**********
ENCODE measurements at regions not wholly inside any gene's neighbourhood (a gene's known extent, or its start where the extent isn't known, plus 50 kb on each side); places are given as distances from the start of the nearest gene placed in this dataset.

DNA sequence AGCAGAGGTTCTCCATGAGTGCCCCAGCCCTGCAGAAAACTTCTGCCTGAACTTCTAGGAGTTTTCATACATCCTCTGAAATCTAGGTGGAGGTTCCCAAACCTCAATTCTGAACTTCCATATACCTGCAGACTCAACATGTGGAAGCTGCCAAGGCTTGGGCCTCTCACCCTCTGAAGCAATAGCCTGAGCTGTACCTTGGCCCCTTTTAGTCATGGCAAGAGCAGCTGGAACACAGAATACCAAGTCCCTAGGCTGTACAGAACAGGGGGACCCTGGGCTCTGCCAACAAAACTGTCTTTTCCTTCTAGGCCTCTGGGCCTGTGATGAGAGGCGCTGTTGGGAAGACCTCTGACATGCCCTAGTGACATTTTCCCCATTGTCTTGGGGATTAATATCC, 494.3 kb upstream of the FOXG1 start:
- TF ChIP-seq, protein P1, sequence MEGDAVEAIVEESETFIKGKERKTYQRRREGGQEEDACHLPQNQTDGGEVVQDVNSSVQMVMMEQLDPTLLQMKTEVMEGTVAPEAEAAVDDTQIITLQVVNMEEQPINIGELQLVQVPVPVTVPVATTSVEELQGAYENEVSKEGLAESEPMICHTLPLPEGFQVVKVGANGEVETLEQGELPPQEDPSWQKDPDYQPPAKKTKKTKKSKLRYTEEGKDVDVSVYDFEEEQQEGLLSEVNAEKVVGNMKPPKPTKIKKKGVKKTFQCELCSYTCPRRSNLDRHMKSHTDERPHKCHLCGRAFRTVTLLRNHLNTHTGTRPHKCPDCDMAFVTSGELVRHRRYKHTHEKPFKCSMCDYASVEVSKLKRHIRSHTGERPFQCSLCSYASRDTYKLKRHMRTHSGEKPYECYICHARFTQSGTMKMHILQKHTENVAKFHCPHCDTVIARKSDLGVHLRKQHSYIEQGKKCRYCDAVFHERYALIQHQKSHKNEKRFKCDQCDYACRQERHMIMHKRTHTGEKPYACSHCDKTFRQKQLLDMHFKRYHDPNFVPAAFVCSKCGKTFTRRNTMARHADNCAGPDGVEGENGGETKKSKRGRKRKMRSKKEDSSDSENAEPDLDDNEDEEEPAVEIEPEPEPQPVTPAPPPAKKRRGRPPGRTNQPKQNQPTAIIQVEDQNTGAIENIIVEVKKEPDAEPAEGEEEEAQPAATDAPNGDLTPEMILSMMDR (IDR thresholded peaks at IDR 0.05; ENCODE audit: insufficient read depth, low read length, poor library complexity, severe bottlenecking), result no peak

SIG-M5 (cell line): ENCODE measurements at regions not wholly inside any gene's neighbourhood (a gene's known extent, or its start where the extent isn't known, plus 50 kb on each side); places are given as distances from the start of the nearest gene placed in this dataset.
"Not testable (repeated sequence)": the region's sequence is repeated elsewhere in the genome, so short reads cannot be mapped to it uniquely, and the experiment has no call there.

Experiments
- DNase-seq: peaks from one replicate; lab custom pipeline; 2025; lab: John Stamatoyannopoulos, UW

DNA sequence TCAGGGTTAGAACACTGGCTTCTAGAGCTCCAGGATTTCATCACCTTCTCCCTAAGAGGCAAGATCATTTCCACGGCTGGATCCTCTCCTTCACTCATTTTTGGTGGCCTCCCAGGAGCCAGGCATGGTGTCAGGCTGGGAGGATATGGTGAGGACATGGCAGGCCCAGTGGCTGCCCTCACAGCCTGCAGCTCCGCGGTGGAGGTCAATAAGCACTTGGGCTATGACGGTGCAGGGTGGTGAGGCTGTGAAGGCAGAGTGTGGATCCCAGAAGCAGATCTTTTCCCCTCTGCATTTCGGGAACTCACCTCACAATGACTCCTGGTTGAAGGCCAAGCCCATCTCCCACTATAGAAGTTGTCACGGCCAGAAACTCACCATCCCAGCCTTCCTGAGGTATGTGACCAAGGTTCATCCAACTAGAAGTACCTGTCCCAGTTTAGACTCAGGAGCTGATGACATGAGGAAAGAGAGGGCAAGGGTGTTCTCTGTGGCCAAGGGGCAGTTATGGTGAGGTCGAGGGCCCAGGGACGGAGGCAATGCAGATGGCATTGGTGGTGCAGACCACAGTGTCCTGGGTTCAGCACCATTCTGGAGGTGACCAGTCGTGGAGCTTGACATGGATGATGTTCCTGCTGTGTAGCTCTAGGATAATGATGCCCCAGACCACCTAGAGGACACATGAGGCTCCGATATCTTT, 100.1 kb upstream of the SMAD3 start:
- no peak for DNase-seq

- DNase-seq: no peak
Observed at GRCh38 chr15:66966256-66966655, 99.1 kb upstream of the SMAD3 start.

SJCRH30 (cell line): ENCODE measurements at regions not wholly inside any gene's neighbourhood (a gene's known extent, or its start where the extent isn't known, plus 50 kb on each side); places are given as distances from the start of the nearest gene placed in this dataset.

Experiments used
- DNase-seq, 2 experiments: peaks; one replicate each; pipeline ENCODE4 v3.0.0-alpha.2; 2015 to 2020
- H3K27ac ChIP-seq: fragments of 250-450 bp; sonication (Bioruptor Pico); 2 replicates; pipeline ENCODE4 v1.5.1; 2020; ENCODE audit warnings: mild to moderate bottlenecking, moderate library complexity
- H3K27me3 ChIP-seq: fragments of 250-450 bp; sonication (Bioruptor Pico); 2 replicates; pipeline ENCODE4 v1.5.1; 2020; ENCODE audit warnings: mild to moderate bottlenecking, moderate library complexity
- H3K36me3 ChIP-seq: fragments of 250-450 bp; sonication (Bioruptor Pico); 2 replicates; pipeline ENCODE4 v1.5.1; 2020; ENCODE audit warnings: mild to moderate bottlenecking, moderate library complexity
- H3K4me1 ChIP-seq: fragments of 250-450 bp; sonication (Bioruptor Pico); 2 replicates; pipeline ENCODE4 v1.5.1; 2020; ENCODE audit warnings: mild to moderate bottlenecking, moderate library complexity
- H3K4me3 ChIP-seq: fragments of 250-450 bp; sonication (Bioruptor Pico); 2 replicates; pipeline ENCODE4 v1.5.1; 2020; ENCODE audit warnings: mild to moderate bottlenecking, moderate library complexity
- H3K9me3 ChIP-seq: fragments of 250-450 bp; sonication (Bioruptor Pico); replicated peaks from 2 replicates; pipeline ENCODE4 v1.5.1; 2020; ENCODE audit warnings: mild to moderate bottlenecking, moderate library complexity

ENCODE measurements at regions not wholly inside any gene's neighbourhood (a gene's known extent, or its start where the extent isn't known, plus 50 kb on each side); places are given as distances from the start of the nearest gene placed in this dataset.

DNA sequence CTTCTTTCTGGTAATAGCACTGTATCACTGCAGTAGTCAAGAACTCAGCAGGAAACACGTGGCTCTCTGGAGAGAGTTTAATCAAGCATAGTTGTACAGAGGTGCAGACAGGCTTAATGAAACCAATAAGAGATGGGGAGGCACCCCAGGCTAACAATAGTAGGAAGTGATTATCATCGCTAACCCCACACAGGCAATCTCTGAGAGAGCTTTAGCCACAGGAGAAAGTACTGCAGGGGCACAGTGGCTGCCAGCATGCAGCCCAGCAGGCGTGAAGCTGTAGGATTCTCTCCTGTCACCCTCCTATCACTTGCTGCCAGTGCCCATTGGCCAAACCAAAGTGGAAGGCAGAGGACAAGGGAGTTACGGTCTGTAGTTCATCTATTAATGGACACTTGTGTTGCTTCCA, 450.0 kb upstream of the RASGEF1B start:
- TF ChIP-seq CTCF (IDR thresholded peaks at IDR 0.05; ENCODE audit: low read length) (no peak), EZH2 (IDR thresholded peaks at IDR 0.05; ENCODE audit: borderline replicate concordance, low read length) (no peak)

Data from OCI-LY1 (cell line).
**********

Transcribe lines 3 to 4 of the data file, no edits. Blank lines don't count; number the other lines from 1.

- TF ChIP-seq, protein P1, sequence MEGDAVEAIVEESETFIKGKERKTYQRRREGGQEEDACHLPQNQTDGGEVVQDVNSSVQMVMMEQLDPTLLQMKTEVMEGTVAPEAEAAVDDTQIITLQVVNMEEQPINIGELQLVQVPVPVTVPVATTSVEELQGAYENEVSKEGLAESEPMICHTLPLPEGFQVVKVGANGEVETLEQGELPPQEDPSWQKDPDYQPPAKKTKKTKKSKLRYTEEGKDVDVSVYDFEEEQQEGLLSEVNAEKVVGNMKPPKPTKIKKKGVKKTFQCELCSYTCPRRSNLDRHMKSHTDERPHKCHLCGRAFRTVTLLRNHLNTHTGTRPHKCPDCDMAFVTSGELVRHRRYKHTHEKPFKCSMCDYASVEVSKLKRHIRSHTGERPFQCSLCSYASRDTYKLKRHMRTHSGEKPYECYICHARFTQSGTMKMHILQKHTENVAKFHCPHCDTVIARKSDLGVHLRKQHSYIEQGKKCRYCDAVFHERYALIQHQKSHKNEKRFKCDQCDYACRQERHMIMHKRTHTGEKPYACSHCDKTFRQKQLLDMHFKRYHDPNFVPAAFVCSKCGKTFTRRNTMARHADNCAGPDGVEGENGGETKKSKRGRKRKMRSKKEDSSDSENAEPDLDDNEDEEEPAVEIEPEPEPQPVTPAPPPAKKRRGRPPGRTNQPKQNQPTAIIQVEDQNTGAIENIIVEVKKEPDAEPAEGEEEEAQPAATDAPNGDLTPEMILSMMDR (IDR thresholded peaks at IDR 0.05; ENCODE audit: insufficient read depth, low read length, poor library complexity, severe bottlenecking), result no peak

SIG-M5 (cell line): ENCODE measurements at regions not wholly inside any gene's neighbourhood (a gene's known extent, or its start where the extent isn't known, plus 50 kb on each side); places are given as distances from the start of the nearest gene placed in this dataset.